Accordingly, the Panel finds that Complainant’s trademark rights predate the registration of the disputed domain name.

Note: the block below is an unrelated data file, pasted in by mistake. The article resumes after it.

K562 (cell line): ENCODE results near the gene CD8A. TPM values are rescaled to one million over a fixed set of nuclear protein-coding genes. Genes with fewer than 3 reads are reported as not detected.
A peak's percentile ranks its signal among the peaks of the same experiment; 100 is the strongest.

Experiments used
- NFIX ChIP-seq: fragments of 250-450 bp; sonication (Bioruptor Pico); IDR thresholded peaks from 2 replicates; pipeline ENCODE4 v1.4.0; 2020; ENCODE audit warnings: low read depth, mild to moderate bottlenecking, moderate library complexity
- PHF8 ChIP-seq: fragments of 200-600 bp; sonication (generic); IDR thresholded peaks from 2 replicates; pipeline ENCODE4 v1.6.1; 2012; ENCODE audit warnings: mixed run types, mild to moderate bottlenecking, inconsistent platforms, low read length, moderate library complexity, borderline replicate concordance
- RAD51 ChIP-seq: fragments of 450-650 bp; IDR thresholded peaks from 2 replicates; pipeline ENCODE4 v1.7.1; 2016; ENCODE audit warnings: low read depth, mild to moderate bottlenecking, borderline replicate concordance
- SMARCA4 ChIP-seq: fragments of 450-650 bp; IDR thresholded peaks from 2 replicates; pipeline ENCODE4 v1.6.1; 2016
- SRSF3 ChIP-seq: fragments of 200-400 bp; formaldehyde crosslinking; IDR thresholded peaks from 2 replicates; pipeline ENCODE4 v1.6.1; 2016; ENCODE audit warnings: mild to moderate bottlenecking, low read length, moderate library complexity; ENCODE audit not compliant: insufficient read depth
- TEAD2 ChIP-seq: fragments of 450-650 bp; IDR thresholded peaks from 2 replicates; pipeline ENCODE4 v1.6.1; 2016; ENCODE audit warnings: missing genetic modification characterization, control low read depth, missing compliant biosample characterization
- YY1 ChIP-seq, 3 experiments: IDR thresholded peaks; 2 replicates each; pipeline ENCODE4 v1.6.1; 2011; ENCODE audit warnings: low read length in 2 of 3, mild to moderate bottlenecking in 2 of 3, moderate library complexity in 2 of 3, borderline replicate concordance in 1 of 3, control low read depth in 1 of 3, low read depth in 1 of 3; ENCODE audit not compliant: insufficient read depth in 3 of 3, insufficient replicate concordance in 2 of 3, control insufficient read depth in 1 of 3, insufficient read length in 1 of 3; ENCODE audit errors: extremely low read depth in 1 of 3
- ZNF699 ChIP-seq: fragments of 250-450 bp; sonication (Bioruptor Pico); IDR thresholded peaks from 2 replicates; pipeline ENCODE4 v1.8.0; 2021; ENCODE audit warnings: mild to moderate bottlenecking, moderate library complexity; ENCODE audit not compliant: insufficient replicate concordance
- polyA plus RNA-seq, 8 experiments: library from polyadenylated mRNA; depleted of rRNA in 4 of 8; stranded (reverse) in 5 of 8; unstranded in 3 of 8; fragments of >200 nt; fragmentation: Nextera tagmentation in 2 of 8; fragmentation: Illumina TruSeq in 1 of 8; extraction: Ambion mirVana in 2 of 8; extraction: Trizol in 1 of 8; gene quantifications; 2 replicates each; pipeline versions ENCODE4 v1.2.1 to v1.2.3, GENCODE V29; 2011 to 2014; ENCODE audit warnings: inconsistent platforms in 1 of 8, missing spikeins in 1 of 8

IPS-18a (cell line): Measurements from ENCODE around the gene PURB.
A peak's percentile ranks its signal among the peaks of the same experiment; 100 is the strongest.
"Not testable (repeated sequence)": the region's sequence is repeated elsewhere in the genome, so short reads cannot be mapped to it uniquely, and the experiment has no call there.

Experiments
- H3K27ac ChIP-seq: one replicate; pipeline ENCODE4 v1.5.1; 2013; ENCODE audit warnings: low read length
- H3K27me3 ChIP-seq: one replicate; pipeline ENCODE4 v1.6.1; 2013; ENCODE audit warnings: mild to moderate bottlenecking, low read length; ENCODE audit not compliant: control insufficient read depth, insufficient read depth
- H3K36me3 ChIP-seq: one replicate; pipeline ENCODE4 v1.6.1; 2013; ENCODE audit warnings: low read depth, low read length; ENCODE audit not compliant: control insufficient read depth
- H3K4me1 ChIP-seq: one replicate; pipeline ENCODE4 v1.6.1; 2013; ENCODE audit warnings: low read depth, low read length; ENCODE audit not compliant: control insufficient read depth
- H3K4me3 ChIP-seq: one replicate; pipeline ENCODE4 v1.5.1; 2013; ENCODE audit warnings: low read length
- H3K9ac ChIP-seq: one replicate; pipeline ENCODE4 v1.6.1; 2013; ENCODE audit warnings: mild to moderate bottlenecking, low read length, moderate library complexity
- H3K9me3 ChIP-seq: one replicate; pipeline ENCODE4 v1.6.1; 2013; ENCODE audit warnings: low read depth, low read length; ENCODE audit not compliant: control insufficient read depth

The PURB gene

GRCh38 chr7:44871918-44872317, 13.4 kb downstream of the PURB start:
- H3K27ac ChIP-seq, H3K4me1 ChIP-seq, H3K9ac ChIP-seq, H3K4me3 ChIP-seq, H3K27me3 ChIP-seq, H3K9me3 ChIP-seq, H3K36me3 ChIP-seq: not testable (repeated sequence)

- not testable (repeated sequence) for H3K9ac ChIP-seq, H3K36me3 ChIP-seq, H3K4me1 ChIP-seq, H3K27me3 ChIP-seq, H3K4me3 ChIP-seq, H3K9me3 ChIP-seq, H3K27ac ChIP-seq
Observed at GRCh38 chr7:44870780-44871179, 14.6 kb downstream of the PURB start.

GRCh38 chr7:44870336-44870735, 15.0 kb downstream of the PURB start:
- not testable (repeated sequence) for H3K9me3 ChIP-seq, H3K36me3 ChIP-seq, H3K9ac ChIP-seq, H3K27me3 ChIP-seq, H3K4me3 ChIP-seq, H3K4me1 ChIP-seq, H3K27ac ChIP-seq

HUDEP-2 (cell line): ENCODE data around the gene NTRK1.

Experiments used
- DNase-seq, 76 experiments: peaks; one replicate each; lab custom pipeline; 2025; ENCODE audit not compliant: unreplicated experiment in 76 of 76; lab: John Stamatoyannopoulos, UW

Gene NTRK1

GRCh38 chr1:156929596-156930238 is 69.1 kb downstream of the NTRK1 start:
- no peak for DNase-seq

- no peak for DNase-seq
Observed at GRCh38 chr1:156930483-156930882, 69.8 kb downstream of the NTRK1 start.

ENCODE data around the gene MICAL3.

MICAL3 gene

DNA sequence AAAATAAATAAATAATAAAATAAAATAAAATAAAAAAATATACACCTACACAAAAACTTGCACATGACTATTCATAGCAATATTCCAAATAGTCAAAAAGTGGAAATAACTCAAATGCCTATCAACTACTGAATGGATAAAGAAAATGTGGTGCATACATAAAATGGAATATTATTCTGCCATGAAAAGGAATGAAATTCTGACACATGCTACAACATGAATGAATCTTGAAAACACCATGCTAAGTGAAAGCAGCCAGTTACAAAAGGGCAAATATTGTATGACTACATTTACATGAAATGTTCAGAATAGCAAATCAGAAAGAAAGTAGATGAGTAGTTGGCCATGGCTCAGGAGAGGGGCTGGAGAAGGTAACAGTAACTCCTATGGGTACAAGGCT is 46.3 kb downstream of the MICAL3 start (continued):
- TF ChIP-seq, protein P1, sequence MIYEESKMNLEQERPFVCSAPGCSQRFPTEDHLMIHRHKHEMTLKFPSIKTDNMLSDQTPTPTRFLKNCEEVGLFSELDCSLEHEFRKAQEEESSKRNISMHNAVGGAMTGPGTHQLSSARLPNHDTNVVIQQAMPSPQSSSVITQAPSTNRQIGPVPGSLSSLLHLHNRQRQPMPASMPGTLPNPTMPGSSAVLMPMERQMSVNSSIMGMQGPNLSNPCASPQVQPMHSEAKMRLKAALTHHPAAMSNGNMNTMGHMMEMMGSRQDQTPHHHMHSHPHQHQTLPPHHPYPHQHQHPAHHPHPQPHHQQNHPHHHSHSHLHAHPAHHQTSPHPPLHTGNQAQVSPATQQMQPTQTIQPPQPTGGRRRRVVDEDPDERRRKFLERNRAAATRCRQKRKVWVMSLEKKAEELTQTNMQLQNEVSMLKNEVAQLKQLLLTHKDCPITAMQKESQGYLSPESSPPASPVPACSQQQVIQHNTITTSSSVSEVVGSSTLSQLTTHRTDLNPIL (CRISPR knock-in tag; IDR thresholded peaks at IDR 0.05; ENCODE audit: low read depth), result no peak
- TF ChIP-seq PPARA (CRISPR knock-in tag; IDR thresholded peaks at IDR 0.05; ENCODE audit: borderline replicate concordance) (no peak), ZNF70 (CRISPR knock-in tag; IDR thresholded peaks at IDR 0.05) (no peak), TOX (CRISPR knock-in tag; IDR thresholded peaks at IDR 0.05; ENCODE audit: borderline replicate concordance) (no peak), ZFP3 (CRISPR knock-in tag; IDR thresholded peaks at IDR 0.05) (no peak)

Complainant has not licensed or permitted Respondent to use the XHAMSTER mark in any respect. Respondent is not commonly known by the disputed domain name. The WHOIS information associated with the disputed domain name indicates that Respondent used a privacy service to shield their identity. Panels have held that a respondent is not commonly known by a disputed domain name based on WHOIS information and a lack of information to the contrary. See CheapCaribbean.com, Inc. v. Moniker Privacy Services, FA1411001589962 (Forum Jan. 1, 2015) (“The Panel notes that the WHOIS information merely lists a privacy service as registrant. In light of Respondent’s failure to provide any evidence to the contrary, the Panel finds there is no basis to find Respondent is commonly known by the disputed domain name pursuant to Policy ¶ 4(c)(ii).”); Kohler Co. v. Privacy Service, FA1505001621573 (Forum July 2, 2015) (holding that the respondent was not commonly known by the disputed domain name pursuant to Policy ¶ 4(c)(ii) where “Privacy Service” was listed as the registrant of the disputed domain name). The Panel finds that Respondent is not commonly known by the domain name.